Study Shows You Can’t Think Straight When Your iPhone Is In The Other Room

A day without my smartphone is a day I couldn’t even imagine (scary, I know). And a new study by scientists at the University of Missouri says that not only is this separation anxiety very real, but that it can impact our cognitive abilities.

Newsweek reports that a study published in the Journal of Computer-Mediated Communication found that the ability to perform cognitive tasks were greatly affected by one’s proximity to their iPhone.

The study found that iPhone users tasked with solving a series of puzzles did worse on the cognitive tasks when separated from their devices, while they performed markedly better when their phones were at their side.

And if the participant’s phone rang while separated? Well, let’s just say it wasn’t a good thing; researchers found that led to elevated heart rates, increased blood pressure levels and anxiety for participants.

Russell Clayton, a doctoral candidate at the MU School of Journalism and the study’s lead author says in a statement that the findings suggest iPhones are capable of becoming an “extension of ourselves such that when separated, we experience a lessening of ‘self’ and a negative physiological state.”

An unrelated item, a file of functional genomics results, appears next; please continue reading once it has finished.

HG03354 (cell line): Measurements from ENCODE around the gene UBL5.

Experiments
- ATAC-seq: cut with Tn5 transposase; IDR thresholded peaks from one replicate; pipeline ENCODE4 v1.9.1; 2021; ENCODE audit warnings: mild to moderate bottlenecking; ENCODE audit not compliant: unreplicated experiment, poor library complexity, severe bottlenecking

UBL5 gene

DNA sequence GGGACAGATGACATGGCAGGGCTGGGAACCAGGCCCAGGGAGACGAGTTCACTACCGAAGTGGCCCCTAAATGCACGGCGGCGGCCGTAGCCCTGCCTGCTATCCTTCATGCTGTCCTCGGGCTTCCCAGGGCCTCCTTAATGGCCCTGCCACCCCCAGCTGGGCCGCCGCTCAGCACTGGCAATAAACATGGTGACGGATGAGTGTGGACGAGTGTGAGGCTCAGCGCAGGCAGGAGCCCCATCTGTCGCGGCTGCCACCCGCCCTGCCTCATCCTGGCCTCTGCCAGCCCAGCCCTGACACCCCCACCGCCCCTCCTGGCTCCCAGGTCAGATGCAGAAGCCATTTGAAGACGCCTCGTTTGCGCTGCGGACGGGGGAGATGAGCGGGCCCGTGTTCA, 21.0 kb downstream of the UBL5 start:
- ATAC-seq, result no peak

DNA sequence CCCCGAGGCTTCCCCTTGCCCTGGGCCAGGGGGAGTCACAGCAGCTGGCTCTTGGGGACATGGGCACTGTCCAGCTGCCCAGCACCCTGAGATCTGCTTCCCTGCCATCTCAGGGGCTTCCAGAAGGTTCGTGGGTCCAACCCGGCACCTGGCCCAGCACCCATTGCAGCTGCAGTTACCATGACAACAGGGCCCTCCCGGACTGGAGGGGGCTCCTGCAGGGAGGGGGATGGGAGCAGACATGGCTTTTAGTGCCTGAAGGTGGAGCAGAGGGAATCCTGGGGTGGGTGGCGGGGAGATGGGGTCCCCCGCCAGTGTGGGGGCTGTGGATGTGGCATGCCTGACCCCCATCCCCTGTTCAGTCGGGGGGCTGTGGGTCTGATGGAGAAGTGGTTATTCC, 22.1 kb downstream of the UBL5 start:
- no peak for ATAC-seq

Because no one would willingly separate from their trusty iPhone, researchers lied to participants in order to conduct the research by saying they were testing a new wireless blood pressure cuff.

Researchers then asked the subjects to complete a world search puzzle while they took readings of heart rates and blood pressure levels.

To test the impact of separation, the researchers told the participants they would need to take away their phones because the devices were causing “Bluetooth interference” with the cuff.

The phones were then placed in a nearby room while participants completed a second word search puzzle, with researchers again recording their heart rates and blood pressure levels.

During the completion of the second puzzle, researchers called the phones. Data recorded by the researchers found that while the phone was ringing participants were clearly displeased.

Each participant recorded significantly higher heart rates and blood pressure levels after the ringing stopped, and were significantly less adept at solving the word-search puzzles.

The participants also reported higher levels of anxiety and feeling higher levels of “unpleasantness” than when they were completing the puzzles with their phones on hand. However, the subjects weren’t asked to clarify what aspect of the situation contributed to their feelings of anxiety.

While it’s possible the subjects exaggerated their feelings about separation, the research does pose several new questions regarding our dependence on technological devices, the authors say.

“This finding alone calls for future research on whether other technological devices are capable of becoming incorporated into the extended self,” Clayton writes.

Our iPhones, Ourselves: Cell Phone Separation Anxiety is Real, Study Finds [Newsweek]